"The Two Headed Whale: Life and Loss in the Deepest Oceans" by Sandy Winterbottom is a remarkable book that I know will live on in my memory for quite some time to come. Many books can be ephemeral, even some very enjoyable ones. Others, far fewer in number, draw you in and exert a grip you know will leave a mark. Sandy Winterbottom has written a book that succeeds beautifully in combining a personal travelogue, a historical biography, an environmental call to arms and a detailed and gripping account of a way of life whose continuing existence in the years after World War Two will come as a surprise to many.
Whaling? I suspect that most people with an interest in Scottish maritime history will know that the Scots long had an association with an industry that to modern eyes seems abhorrent. I have mental (always monochrome) images of sailing ships departing Dundee for the far north. And the lone chimney standing beside the shore at Bunabhainneadar on Harris in the Western Isles, all that remains of a whaling station established there by a Norwegian company in 1904, serves as a stark reminder that the industry did come very close to home.
But I was unaware that after the whales in the Arctic had been hunted to near-extinction, whale hunting continued on an enormous scale in the Antarctic. And I was especially unaware that it had continued on that scale into the 1960s, well into my own lifetime: and that there are many Scots still alive who took part.
It seems that Sandy Winterbottom was similarly unaware of all this until she landed in South Georgia in 2016 while on the trip of a lifetime, a six-week tall-ship voyage from Uruguay to Antarctica. There she was brought face to face with the shocking remains of the industry, remains that made the scale of what took place very obvious. Enraged by what she found, she was quick to blame the men who undertook this wholesale slaughter. But then she stumbled upon the grave of an eighteen-year-old whaler from Edinburgh who had died in April 1952 and things started to become more complicated.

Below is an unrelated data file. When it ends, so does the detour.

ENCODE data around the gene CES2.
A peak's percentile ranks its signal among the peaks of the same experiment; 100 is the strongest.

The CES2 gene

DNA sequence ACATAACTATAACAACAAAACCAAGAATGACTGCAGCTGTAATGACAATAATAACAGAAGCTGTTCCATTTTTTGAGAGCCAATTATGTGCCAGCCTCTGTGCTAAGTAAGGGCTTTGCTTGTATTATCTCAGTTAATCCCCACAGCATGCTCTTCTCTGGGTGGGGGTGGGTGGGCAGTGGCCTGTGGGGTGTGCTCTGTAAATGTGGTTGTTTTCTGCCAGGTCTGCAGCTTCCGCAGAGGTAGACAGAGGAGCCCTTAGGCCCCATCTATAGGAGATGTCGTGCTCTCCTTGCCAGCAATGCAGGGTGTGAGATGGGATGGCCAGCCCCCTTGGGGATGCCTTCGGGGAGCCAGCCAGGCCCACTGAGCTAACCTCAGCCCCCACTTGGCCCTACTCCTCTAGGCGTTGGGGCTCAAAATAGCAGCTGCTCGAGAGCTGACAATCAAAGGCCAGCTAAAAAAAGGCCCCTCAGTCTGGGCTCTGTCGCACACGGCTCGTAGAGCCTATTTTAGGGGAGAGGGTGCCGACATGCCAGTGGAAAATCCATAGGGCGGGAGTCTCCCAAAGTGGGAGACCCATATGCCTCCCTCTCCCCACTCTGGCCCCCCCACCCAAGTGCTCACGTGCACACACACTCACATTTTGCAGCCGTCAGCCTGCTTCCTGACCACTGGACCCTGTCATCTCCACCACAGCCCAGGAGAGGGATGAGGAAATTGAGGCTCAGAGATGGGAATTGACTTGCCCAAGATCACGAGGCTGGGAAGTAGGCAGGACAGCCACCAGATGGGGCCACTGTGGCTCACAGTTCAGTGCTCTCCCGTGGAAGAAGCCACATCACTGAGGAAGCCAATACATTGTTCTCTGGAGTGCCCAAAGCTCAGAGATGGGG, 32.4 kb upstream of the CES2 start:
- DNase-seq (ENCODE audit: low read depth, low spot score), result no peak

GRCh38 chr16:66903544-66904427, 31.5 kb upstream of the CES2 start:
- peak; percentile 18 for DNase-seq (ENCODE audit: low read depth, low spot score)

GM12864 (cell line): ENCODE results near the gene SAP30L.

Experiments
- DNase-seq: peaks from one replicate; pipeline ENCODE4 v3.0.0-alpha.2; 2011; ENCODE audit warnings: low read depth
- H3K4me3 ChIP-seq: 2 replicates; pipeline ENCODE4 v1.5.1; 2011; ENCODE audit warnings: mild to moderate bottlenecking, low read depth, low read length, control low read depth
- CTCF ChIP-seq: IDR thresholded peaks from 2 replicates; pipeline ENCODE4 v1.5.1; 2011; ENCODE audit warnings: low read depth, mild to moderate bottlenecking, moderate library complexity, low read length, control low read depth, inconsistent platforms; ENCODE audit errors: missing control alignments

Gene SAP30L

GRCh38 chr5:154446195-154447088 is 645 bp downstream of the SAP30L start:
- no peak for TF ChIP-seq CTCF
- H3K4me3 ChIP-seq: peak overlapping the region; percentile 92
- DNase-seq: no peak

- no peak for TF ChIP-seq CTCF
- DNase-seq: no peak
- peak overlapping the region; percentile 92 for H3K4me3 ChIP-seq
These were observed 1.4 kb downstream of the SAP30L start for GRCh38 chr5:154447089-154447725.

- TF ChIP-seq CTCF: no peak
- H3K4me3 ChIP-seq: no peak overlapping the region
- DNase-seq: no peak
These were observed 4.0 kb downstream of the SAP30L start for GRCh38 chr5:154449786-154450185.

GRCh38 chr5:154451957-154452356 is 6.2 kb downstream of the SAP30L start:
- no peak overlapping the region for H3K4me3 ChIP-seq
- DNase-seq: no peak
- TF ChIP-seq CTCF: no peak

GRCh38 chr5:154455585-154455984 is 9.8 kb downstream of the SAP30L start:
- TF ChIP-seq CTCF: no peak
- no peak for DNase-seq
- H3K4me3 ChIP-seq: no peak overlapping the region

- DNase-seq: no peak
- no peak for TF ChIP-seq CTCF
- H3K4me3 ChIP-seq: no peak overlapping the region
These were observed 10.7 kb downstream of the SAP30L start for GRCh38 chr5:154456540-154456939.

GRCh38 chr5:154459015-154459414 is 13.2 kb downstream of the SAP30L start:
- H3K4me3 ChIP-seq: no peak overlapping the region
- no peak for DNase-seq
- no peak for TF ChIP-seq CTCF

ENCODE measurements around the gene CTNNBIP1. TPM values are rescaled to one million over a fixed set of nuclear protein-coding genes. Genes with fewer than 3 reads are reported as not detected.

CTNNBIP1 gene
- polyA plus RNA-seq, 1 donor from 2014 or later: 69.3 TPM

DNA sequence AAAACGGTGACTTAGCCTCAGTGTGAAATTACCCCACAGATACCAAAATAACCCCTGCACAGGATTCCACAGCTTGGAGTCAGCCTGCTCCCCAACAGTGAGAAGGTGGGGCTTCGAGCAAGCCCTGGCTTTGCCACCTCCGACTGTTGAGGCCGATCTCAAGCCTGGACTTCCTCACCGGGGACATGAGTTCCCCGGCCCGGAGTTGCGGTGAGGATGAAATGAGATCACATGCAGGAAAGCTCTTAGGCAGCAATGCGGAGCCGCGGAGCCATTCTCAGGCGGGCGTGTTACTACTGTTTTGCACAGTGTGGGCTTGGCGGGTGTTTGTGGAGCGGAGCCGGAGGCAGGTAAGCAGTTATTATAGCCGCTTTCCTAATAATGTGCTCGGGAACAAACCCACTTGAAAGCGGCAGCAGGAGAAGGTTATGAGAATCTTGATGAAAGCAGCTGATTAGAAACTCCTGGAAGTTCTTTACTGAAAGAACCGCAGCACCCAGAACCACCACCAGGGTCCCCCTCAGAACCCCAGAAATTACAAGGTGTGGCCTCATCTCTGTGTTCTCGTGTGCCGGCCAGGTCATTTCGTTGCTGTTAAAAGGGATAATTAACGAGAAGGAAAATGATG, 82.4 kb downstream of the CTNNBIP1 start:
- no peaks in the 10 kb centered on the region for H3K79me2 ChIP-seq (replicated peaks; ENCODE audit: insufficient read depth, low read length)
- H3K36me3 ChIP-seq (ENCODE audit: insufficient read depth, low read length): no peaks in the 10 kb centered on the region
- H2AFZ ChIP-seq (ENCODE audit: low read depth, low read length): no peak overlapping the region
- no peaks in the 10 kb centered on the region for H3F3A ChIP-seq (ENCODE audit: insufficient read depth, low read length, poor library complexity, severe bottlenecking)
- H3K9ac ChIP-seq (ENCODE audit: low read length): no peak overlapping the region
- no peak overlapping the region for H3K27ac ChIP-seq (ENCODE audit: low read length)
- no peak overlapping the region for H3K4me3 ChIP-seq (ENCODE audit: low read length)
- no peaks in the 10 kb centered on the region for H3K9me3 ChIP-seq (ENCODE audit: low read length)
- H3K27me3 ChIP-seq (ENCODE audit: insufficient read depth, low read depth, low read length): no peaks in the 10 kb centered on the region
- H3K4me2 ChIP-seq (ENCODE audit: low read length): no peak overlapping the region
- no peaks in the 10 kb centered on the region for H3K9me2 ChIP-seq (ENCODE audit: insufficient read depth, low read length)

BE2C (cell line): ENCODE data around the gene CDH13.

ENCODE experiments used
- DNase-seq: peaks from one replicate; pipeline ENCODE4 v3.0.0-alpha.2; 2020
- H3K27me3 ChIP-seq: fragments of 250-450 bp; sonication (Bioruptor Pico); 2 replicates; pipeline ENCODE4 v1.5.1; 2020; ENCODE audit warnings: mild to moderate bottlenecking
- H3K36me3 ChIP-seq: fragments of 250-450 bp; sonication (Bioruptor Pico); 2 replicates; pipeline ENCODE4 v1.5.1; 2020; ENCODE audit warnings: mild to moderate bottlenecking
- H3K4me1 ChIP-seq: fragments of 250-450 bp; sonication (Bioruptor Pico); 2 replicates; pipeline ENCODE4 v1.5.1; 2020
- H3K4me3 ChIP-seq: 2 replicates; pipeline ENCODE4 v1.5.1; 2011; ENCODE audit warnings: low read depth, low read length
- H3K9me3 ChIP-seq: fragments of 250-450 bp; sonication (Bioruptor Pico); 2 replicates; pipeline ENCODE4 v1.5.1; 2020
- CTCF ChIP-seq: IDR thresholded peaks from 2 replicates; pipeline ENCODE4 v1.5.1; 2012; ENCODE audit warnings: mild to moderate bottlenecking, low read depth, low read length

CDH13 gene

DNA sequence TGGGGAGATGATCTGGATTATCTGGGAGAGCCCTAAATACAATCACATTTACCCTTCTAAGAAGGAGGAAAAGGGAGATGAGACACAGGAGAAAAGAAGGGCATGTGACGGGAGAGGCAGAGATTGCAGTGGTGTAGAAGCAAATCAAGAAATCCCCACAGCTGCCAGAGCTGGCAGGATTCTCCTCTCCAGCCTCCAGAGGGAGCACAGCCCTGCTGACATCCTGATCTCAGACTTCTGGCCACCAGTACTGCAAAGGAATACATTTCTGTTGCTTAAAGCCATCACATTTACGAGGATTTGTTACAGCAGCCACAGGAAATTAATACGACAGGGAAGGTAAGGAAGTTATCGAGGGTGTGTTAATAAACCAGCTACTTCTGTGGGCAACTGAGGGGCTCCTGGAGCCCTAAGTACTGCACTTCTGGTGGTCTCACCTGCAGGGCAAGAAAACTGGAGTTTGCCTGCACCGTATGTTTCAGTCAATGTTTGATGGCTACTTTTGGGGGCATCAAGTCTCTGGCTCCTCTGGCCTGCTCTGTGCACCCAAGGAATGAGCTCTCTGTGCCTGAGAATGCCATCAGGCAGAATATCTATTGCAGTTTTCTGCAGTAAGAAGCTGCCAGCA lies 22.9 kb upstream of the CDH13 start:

"The Two Headed Whale" cuts back and forth between two parallel stories. First there is an account of Sandy Winterbottom's trip from Uruguay to the Antarctic Peninsula and back to the southern tip of Argentina, via a number of islands including South Georgia. This account is largely factual, save for her renaming and splicing together some of her fellow guest travellers. And then there is the story of the young whaler who died, Anthony Ford. His life and experiences appear in the book "reconstructed from a scaffold of scant facts wrapped in stories from contemporary sources and the memories of men who were whaling at the same time as Anthony." The bare facts of Anthony's short life are his own, but in terms of his detailed experiences, he is something of a composite of contemporaries who, unlike him, have survived to tell their tales.
Both strands are vivid and compelling. It struck me as slightly ironic that an author so fervently opposed to whaling should have produced such a detailed, fascinating and sympathetic account of the life of someone involved in the industry. But then, as Sandy Winterbottom quickly realised once her initial anger had passed, this was never really about the men who were involved in the appalling day-to-day work. They come over from her account as victims too: not as much as the whales, of course, but victims nonetheless.
It perhaps says it all that even the inscription on Anthony Ford's grave marker on South Georgia gets the spelling of his first name and his age wrong. "The Two Headed Whale: Life and Loss in the Deepest Oceans" is a fitting memorial to him: and a stark reminder of a dark time that ended much more recently than most of us believe. It is also a great read that I would highly recommend to anyone with an interest mankind's impact on the world around us.